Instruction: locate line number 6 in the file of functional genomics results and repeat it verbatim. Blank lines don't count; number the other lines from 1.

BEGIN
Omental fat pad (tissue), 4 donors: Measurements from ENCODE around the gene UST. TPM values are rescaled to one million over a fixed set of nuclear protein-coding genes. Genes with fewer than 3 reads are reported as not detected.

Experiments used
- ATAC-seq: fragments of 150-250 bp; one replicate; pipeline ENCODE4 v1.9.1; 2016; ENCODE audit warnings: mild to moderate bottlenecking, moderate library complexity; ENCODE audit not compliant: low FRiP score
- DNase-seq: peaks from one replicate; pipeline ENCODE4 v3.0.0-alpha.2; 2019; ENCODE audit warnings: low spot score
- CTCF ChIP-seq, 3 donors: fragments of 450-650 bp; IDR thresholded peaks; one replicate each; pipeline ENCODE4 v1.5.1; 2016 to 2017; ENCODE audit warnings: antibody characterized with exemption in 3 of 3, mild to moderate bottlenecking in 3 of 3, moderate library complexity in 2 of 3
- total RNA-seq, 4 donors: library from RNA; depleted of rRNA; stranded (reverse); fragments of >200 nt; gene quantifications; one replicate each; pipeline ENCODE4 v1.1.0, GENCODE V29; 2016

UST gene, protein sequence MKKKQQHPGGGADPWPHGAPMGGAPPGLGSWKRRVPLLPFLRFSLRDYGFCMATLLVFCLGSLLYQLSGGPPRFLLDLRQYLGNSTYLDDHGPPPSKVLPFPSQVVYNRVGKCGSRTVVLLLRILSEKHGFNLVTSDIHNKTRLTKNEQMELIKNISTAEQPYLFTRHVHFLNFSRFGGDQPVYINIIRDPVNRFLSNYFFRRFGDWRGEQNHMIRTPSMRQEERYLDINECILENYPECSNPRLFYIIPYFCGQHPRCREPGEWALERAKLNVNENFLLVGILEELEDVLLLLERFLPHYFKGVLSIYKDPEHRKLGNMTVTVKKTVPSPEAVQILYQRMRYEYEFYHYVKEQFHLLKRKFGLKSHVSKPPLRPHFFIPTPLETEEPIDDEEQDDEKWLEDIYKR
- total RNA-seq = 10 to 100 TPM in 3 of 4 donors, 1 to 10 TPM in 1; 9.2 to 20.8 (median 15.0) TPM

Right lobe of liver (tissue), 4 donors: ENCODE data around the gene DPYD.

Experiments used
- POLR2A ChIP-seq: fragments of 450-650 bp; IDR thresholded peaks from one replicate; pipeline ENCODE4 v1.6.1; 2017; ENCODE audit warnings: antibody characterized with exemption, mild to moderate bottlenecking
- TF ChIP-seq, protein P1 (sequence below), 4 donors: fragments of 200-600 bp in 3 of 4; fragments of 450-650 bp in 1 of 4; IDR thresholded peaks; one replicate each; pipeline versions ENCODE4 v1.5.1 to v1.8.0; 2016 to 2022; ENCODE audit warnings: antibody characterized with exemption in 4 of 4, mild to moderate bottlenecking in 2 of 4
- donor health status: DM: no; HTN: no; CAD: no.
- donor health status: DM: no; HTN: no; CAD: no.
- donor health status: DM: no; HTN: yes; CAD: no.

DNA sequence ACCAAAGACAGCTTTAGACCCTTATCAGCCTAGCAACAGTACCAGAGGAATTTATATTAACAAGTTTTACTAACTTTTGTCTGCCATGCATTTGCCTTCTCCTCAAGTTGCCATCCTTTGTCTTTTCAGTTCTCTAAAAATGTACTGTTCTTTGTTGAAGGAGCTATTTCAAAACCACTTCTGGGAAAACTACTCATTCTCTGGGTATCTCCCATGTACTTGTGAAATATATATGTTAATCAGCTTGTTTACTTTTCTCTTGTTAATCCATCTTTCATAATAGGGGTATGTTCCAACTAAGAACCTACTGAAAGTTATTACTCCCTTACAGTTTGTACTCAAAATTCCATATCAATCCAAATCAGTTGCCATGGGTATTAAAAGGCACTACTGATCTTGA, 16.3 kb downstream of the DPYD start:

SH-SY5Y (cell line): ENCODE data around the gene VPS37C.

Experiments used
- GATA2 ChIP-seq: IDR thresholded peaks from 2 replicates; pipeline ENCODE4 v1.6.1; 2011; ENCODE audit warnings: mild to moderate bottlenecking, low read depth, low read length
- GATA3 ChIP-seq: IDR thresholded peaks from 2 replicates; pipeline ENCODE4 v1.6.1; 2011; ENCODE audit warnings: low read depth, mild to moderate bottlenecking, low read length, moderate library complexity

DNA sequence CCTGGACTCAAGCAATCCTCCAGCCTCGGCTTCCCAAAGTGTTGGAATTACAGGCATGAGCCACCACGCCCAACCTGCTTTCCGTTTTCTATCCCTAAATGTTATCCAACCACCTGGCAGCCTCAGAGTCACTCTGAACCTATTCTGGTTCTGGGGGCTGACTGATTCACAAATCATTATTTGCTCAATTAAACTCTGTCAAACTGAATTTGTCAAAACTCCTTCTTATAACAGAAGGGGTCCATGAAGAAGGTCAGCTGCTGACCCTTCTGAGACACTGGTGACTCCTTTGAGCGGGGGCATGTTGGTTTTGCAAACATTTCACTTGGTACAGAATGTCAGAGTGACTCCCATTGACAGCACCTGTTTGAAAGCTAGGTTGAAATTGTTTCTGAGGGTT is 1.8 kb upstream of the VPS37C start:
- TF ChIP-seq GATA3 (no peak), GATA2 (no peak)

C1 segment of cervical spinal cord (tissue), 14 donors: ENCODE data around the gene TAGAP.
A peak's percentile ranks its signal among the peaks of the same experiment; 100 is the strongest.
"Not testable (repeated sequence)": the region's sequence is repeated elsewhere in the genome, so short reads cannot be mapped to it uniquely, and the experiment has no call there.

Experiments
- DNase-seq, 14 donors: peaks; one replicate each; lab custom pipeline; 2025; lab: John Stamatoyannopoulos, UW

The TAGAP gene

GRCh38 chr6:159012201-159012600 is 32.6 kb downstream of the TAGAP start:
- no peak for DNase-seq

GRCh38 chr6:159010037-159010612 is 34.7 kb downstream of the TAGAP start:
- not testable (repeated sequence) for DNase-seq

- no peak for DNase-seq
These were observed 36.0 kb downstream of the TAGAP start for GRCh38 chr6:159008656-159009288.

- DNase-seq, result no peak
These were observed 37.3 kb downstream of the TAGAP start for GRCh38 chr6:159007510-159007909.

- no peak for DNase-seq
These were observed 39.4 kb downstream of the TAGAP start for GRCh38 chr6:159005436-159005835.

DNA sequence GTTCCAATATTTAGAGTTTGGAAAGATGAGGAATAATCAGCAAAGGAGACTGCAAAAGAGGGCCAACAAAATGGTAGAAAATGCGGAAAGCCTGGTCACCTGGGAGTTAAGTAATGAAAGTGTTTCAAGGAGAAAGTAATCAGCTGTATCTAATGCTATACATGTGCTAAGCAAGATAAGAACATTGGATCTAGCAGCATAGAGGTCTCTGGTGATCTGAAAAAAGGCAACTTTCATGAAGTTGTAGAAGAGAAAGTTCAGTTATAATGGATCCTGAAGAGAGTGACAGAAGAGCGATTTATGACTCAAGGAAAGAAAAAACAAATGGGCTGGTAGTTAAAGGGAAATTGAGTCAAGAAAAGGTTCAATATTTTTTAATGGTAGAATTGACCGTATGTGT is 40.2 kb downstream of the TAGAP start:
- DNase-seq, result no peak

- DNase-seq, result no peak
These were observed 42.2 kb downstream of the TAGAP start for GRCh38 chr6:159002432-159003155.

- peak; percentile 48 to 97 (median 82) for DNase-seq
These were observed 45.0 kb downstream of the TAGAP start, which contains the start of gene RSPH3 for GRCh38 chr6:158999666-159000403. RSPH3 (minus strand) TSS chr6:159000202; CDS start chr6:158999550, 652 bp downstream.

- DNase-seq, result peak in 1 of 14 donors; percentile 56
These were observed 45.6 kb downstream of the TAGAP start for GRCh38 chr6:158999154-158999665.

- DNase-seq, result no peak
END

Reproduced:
- total RNA-seq, 4 donors: library from RNA; depleted of rRNA; stranded (reverse); fragments of >200 nt; gene quantifications; one replicate each; pipeline ENCODE4 v1.1.0, GENCODE V29; 2016